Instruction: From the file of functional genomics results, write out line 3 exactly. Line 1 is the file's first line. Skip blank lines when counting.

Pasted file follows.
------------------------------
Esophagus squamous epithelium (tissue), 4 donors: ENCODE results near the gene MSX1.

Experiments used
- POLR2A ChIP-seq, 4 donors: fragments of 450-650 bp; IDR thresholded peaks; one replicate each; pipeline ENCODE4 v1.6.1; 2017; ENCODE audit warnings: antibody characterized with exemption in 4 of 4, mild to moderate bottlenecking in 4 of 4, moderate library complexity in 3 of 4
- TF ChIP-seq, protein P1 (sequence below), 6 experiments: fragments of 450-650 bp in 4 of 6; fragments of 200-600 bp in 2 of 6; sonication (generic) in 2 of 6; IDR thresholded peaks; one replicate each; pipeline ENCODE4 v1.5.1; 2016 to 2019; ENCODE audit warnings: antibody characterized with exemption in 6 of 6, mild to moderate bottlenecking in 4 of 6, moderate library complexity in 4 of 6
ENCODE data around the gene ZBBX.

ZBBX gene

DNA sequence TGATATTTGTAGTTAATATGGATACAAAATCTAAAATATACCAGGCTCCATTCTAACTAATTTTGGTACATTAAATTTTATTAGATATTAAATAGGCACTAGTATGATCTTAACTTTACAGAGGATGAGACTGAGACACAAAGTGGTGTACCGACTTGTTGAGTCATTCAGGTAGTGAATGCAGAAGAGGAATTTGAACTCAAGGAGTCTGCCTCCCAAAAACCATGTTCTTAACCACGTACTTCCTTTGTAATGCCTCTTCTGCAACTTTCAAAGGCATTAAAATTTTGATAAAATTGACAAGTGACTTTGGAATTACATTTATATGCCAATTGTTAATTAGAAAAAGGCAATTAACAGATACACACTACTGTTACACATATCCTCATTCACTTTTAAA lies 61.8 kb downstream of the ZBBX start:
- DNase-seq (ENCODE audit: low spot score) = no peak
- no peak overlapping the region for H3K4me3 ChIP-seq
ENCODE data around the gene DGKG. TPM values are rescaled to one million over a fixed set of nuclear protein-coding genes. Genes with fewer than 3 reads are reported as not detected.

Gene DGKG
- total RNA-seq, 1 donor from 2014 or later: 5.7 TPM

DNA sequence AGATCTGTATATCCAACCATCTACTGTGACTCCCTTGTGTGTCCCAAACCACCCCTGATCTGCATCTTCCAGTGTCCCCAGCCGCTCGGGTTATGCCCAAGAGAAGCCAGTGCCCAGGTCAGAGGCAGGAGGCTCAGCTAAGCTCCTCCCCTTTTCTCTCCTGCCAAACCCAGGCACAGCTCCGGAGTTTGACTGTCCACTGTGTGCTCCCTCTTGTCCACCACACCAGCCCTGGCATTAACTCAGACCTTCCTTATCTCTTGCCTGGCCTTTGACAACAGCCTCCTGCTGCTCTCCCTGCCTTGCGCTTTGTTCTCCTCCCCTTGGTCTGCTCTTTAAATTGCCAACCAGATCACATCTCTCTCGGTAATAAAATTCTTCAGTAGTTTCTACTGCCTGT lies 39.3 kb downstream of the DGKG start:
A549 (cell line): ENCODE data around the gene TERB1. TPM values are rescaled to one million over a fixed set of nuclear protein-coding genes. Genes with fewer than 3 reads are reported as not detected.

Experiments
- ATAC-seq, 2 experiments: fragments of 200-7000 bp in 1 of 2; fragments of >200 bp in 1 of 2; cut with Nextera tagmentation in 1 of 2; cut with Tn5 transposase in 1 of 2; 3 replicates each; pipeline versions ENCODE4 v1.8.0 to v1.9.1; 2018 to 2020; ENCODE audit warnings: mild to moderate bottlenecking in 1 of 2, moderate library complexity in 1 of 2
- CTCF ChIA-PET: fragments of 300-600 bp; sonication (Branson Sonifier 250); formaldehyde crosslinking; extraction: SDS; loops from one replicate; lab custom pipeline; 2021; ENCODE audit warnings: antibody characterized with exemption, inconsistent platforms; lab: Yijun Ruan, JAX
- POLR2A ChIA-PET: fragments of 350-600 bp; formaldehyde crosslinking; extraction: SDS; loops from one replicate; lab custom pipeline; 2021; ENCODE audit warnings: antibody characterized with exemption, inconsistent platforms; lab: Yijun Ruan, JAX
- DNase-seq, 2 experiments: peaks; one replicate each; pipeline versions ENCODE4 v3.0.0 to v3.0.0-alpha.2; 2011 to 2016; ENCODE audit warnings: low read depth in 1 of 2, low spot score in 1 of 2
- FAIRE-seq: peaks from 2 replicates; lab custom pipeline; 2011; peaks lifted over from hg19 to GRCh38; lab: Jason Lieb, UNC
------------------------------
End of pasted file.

- POLR2A ChIP-seq, 4 donors: fragments of 450-650 bp; IDR thresholded peaks; one replicate each; pipeline ENCODE4 v1.6.1; 2017; ENCODE audit warnings: antibody characterized with exemption in 4 of 4, mild to moderate bottlenecking in 4 of 4, moderate library complexity in 3 of 4